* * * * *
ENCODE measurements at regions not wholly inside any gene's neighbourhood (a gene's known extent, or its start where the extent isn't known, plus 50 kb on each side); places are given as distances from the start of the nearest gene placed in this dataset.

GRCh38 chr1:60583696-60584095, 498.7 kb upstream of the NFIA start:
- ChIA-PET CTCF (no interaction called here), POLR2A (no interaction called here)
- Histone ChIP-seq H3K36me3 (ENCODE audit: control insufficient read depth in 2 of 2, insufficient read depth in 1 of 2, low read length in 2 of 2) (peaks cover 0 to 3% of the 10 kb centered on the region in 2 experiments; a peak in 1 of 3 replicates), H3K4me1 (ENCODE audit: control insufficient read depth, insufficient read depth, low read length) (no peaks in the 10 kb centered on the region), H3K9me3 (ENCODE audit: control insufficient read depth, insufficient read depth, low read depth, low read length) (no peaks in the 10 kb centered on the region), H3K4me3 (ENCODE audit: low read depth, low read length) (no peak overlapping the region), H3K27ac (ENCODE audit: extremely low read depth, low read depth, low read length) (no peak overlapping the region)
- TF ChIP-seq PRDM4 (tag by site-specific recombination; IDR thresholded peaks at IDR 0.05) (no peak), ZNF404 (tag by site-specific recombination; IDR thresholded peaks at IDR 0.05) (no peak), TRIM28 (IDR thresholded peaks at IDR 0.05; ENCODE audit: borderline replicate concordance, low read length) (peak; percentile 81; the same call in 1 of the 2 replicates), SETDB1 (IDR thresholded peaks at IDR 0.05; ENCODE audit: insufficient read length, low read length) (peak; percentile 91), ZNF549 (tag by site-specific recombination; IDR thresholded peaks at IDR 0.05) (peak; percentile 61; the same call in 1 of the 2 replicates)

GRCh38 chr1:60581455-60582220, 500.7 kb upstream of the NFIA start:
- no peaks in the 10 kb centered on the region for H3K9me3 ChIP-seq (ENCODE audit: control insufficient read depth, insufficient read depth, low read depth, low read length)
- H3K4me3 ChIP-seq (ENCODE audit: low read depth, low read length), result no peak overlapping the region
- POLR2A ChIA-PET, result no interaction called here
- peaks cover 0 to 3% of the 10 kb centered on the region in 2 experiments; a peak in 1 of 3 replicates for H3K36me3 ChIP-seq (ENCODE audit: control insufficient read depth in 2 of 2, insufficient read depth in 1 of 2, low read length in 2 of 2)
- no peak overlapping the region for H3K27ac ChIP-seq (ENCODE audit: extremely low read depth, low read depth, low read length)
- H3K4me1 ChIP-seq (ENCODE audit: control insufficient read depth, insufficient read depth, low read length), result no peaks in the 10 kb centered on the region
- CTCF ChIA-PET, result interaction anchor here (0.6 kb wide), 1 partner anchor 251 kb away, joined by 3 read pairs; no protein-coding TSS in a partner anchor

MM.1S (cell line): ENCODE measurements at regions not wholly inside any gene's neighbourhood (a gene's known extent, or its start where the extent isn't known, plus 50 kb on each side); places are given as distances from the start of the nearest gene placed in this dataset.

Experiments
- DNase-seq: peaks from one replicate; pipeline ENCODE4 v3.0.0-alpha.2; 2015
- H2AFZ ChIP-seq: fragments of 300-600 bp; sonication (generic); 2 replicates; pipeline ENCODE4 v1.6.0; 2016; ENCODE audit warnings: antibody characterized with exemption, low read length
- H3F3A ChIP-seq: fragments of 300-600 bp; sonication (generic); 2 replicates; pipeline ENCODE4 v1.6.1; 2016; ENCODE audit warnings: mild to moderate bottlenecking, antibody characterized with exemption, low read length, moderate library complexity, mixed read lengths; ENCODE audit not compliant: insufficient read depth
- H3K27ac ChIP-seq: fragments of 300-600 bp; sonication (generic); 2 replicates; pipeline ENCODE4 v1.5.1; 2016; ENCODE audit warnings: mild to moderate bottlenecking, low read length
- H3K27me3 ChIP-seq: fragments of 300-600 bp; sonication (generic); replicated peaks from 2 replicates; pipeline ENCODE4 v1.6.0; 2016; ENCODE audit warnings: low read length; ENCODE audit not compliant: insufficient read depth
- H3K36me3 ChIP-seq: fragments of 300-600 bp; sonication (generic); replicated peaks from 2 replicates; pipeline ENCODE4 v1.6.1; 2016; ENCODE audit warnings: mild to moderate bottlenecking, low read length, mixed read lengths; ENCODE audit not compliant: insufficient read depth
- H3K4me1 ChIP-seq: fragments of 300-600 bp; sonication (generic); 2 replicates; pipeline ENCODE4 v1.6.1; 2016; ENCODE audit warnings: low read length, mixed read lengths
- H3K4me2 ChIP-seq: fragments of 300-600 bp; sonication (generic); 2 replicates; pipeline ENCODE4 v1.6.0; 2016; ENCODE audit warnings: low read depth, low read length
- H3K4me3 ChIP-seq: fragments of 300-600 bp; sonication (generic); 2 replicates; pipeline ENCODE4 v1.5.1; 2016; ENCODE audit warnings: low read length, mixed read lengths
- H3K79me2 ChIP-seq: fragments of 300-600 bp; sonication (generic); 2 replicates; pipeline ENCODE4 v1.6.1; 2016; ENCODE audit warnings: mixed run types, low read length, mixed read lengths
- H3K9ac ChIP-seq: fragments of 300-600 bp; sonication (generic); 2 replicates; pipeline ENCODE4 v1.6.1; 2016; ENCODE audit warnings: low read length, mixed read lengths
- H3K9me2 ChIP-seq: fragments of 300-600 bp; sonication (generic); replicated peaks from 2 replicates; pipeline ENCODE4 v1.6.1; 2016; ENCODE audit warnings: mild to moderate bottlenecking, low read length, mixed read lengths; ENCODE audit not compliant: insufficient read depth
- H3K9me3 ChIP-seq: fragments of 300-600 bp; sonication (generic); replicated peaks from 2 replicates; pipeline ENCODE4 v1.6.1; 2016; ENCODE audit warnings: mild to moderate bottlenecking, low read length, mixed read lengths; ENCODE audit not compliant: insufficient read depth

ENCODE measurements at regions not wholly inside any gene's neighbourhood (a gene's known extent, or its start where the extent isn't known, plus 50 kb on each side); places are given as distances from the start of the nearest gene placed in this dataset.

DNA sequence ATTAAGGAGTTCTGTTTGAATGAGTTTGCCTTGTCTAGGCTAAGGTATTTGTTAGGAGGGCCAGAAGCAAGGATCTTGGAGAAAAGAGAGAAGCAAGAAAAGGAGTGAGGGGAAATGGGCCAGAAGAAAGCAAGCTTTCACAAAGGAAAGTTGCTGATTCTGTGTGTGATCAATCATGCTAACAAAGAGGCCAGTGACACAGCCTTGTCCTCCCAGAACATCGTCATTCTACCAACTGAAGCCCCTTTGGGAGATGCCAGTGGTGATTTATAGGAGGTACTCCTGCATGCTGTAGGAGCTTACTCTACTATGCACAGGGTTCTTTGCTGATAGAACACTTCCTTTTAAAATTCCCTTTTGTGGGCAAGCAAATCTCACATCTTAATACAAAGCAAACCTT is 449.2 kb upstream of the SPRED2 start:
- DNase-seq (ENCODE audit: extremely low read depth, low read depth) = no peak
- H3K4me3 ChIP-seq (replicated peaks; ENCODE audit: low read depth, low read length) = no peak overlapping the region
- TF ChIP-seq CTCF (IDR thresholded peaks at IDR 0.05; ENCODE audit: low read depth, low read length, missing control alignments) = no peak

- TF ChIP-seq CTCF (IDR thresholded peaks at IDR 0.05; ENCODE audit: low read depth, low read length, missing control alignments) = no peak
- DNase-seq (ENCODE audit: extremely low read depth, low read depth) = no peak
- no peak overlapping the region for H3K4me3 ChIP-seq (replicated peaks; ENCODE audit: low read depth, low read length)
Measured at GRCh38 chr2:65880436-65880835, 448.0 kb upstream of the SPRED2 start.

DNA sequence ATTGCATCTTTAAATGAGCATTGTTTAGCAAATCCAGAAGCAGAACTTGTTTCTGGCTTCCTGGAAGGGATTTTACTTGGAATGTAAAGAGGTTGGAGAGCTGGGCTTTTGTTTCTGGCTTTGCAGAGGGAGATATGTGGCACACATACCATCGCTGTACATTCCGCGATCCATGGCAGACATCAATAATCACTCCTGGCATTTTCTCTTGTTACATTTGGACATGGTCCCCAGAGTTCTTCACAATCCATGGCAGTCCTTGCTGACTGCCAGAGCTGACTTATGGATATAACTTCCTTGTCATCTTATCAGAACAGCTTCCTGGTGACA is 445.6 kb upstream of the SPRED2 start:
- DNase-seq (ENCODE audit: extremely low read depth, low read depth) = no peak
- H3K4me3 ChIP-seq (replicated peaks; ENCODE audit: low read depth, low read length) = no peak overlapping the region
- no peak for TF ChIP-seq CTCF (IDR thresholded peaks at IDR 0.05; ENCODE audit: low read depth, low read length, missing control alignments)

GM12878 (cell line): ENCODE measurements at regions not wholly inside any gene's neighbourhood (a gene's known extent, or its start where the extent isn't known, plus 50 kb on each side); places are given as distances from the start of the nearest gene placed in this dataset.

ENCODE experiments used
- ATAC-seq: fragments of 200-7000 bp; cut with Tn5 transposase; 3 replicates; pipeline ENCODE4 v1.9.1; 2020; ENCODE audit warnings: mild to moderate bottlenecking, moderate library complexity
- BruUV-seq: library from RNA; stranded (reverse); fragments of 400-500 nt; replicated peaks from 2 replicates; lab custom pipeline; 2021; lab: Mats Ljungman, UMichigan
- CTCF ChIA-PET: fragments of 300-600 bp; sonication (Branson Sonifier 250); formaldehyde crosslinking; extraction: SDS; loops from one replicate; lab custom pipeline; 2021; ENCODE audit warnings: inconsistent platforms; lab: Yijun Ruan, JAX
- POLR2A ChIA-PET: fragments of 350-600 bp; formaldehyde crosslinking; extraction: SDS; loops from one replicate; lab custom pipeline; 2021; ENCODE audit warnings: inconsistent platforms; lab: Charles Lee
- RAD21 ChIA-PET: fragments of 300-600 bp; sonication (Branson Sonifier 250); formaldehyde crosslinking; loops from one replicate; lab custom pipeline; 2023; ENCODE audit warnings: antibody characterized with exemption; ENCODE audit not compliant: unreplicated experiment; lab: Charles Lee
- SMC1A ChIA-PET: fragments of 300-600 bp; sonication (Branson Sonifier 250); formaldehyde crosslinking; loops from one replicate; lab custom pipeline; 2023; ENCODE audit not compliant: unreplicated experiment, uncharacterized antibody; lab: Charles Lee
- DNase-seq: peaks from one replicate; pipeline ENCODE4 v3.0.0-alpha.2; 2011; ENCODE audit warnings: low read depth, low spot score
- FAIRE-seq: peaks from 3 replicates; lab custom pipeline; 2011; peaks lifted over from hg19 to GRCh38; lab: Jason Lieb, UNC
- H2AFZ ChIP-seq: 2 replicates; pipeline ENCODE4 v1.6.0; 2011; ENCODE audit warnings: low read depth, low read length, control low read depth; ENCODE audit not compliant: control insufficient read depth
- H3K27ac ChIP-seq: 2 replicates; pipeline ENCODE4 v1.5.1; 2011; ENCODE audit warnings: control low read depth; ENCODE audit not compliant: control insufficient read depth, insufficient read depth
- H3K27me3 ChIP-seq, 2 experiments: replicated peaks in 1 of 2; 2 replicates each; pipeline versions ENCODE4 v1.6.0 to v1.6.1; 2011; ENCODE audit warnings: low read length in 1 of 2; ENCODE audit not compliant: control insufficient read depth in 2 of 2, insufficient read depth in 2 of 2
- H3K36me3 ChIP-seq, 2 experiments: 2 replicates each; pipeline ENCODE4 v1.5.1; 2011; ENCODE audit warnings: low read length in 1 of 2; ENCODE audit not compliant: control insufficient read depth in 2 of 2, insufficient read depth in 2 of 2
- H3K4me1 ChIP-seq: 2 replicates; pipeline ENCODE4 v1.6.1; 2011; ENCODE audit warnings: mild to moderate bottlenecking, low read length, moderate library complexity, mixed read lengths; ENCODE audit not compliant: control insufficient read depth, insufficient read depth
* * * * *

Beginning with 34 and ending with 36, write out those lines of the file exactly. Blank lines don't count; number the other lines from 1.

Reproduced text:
- TF ChIP-seq CTCF (IDR thresholded peaks at IDR 0.05; ENCODE audit: low read depth, low read length, missing control alignments) = no peak
- DNase-seq (ENCODE audit: extremely low read depth, low read depth) = no peak
- no peak overlapping the region for H3K4me3 ChIP-seq (replicated peaks; ENCODE audit: low read depth, low read length)